I am trying to model this system but am having difficulties in setting up the equations of motion. This is a simplified model of a motorcycle suspension system, where P is the ground in the image below. In addition, the variable $u$ is the input to the system, which is the displacement from the ground (like a motorcycle going over a bump).

enter image description here

Consider mass $m_2$ first. Keeping $m_1$ fixed and displacing $m_2$ a bit yields the equation of motion for $m_2$ as $$ m_2 \ddot{y} = -k_2 (y-x) -b_2 (\dot{y} - \dot{x}) $$

And similarly, for $m_1$, keeping $m_2$ and $u$ fixed and displacing $m_1$ a little bit, the equation of motion comes out to be $$ m_1 \ddot{x} = -k_1 (x-u) -b_1(\dot{x} - \dot{u}) - k_2(x-y) - b_2(\dot{x}-\dot{y}) $$

The first two term on the RHS come from the coupling of $x$ with $u$ while the second and third come from the coupling of $m_1$ and $m_2$, or equivalently from Newton's third law. However, the textbook solution only has the first two terms, and not the interaction between $m_1$ and $m_2$ for the EOM of mass 1. I am extremely confused as to why this is the case. Is it because they are vertical and not horizontal? How would the EOM change if the scenario was all horizontal?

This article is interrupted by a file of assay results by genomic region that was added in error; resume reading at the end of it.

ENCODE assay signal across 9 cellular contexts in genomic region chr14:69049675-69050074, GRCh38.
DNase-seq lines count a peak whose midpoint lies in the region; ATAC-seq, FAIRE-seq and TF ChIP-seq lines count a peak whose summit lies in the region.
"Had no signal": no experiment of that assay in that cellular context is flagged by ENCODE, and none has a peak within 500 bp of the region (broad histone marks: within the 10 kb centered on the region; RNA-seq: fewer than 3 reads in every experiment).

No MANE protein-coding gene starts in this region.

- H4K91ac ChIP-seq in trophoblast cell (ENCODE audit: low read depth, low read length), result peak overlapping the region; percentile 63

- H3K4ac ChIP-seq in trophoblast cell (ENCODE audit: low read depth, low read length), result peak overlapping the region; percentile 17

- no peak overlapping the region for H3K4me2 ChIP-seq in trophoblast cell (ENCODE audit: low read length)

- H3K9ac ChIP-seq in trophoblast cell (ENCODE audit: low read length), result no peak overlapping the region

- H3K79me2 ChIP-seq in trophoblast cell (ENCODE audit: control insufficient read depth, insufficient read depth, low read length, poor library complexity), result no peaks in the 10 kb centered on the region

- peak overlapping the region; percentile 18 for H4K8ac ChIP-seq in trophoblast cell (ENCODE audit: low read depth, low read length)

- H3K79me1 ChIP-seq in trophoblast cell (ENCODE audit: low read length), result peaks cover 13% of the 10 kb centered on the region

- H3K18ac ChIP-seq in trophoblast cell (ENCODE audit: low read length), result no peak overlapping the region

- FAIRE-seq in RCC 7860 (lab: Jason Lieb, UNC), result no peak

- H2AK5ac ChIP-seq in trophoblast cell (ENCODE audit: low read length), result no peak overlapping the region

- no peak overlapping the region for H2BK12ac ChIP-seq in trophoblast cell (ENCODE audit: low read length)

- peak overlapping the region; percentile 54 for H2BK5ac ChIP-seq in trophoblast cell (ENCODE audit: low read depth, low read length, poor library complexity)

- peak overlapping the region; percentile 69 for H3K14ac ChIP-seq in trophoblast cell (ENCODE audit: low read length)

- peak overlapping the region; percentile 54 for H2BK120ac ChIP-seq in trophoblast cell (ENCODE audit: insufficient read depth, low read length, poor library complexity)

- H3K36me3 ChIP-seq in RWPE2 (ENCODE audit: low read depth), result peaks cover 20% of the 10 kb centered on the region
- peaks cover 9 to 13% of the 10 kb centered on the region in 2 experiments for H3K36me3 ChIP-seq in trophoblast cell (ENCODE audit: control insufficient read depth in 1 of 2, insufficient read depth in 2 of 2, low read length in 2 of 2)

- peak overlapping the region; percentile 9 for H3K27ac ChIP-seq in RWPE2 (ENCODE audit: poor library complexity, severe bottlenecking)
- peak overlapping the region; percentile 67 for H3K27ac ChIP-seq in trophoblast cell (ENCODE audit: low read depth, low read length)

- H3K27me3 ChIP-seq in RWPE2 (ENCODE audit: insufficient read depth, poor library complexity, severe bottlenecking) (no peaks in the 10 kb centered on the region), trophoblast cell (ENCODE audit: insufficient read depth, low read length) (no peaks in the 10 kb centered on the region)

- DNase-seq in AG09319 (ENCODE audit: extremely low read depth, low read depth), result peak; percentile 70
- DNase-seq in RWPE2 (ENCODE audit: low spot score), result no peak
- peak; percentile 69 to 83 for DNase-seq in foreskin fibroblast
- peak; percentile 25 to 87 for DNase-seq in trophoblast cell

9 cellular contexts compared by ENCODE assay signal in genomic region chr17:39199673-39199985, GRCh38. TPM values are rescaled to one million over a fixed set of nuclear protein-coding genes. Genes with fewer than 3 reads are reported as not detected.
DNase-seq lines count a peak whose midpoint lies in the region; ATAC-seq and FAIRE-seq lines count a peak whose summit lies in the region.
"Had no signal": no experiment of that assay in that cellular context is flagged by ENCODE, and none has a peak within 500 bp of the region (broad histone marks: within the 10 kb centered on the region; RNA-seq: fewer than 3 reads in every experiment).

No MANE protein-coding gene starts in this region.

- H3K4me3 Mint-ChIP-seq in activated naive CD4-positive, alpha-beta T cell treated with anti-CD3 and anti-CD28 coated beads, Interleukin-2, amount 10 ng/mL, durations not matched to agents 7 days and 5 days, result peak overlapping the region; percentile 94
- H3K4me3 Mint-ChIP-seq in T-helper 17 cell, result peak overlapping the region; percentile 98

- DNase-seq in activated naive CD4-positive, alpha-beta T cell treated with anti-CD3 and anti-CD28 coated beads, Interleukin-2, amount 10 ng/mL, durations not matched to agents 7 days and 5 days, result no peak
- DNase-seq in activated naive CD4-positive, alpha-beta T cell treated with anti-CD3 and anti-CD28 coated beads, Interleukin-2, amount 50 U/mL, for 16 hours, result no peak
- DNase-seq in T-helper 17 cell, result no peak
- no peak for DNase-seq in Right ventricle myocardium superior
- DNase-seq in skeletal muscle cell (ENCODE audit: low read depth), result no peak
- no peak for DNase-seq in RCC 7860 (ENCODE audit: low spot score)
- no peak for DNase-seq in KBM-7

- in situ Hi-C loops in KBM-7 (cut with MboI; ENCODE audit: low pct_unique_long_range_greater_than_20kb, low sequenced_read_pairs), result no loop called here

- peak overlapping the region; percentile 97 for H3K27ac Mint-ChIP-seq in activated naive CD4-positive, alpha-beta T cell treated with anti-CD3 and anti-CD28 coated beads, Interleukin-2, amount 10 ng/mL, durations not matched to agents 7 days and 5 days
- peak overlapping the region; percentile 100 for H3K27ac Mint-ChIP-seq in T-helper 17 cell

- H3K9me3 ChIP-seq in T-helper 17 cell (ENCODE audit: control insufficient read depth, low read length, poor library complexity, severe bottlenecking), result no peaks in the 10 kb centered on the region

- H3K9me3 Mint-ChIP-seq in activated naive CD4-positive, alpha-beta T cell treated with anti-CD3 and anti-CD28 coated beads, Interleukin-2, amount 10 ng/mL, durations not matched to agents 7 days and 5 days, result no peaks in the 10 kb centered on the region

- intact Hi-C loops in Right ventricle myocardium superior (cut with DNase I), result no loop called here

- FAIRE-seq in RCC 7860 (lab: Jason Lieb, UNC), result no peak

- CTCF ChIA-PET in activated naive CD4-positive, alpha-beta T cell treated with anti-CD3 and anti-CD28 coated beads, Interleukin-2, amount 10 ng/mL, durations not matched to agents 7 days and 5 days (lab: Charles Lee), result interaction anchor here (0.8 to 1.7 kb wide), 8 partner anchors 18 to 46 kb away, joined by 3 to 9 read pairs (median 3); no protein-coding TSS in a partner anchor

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    $\begingroup$ Your EOM are correct, the terms for the coupling between m1 and m2 are definitely needed. $\endgroup$
    – am304
    Feb 23 '18 at 9:22
  • $\begingroup$ two experts in this field are karnopp and margolis, see their papers- NN $\endgroup$ Oct 1 '18 at 4:23
  • $\begingroup$ Is there anything saying that mass 2 is a lot smaller than mass 1 or that the spring constant of k2 is really high? If either of those are true, you might be able to neglect the contribution of the top mass. $\endgroup$
    – John
    Feb 5 '21 at 18:28

You're equations of motion are correct. Your book is either wrong, or is making the assumption that $m_1 \gg m_2$ in which case the terms contributing from the interaction with $m_2$ would be negligible.

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    $\begingroup$ $$m_2$$ is the motorcycle. $$m_1$$ the unsprung mass. No way in which the unsprang mass is larger. Leaves only one conclusion: The book must be wrong. But without knowing the context, it's difficult. Maybe the equation is annotated to make clear, it is only part of the actual equation? $\endgroup$
    – Ingo
    Dec 14 '19 at 18:37

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